8th May 2013 - A special project in Kent is trying to tackle what the NHS says is the rising number of children who start primary school reception class still wearing nappies.
School nurses and health visitors are working with local nurseries and primary schools to identify children who need help with toilet training as part of the Clean, Dry and Ready for School initiative by Kent Community Health NHS Trust.
"I think when we started the project, we thought it was a little bit of potty training and that was it," health visitor practice teacher Janet Marsh tells us. "It's a much bigger problem than we initially thought it would be, and more widespread."
Teachers were concerned about the number of children who were having accidents. "One of our infant schools had to replace both carpets in their year R [reception] classrooms," says school nurse practice teacher Chris Beer. "They had children who were wetting and soiling. They hadn't been toilet trained."
She says they then tried to find out why the accidents were happening: "Do they have a medical health need that needs to be addressed? Or have they just not hit that milestone, they just haven’t done the toilet training?"
Children with medical problems were given help and others and their parents were supported by school nurses or health visitors "in coming into school clean and dry".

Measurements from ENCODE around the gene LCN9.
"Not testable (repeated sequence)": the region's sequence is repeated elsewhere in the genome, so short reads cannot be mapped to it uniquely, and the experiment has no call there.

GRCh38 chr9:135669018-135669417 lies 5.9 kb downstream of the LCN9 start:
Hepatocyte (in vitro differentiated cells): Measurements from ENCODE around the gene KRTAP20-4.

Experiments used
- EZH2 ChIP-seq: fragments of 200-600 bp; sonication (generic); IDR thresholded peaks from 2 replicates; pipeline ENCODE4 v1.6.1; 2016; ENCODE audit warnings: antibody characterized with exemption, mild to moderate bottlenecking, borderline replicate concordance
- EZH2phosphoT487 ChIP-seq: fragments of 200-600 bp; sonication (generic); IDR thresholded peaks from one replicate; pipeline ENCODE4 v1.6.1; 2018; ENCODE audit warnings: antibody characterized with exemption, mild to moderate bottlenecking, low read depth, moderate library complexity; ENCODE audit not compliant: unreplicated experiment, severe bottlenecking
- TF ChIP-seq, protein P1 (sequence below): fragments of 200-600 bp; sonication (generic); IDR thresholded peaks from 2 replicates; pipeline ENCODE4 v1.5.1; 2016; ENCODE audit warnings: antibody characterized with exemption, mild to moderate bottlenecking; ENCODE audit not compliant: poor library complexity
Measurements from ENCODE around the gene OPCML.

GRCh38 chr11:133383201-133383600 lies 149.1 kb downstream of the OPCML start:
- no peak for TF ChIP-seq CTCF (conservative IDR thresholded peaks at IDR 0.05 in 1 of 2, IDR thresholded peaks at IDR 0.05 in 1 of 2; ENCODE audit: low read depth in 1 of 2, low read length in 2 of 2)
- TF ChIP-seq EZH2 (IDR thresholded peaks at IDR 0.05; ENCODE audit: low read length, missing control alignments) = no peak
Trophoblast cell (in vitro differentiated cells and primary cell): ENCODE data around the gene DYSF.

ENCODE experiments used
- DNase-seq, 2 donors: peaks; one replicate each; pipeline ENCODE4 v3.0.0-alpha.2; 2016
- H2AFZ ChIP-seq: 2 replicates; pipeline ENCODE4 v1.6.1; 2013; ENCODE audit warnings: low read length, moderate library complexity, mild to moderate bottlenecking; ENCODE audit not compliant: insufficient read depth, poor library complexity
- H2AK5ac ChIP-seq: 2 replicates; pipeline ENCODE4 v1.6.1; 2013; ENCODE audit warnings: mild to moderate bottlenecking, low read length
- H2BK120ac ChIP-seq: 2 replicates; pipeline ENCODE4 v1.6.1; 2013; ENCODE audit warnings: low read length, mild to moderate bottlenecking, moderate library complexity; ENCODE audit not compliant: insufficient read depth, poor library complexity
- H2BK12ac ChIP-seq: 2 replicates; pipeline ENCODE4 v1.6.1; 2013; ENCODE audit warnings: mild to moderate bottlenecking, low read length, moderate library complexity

Why isn’t toilet training always happening?
The project team has also been looking at the reasons behind the increase in children who haven't got the hang of knowing when to go to the toilet at school. "We don’t necessarily think it's a gap in parenting," Janet says. "It's a combination of factors."
One reason may be today's nappies are almost too effective: "We were probably terry nappy children. When they became wet, it became uncomfortable. Products these days are fantastic. They have lock away cores, they take up to 800ml in a nappy. The child never has that uncomfortable, wet feeling."
That, she says, can mean a child doesn’t get to know the signals of when to use the toilet.
Children are also starting nursery earlier than they might have done in the past, often before they are toilet trained.
"Nappies go to a much bigger size now," says Chris. "They go up to age 15 these days."
Not drinking enough
It may not appear logical at first, but one reason for the wetting incidents seems to be children not drinking enough. "That's a huge issue," Janet says. "They're usually too busy, they’re not drinking steadily throughout the day.
"They are only having perhaps one or two beakers a day, and they should be drinking about a litre of fluid.
"They don’t get the signs of what a full bladder feels like because they’re not drinking enough."
Not just primary school
The project team has been asked for help for secondary school children. Some children, they say, may have been labelled as having a weak bladder, when their bladder is fine, but toilet training was an issue when they were younger.
"The older the children are, the more difficult it is to manage," says Chris. They're also picking up bowel problems: "We've got lots of children out there who are constipated."
The success of the project is still being evaluated, but could be extended into other parts of Kent and beyond.
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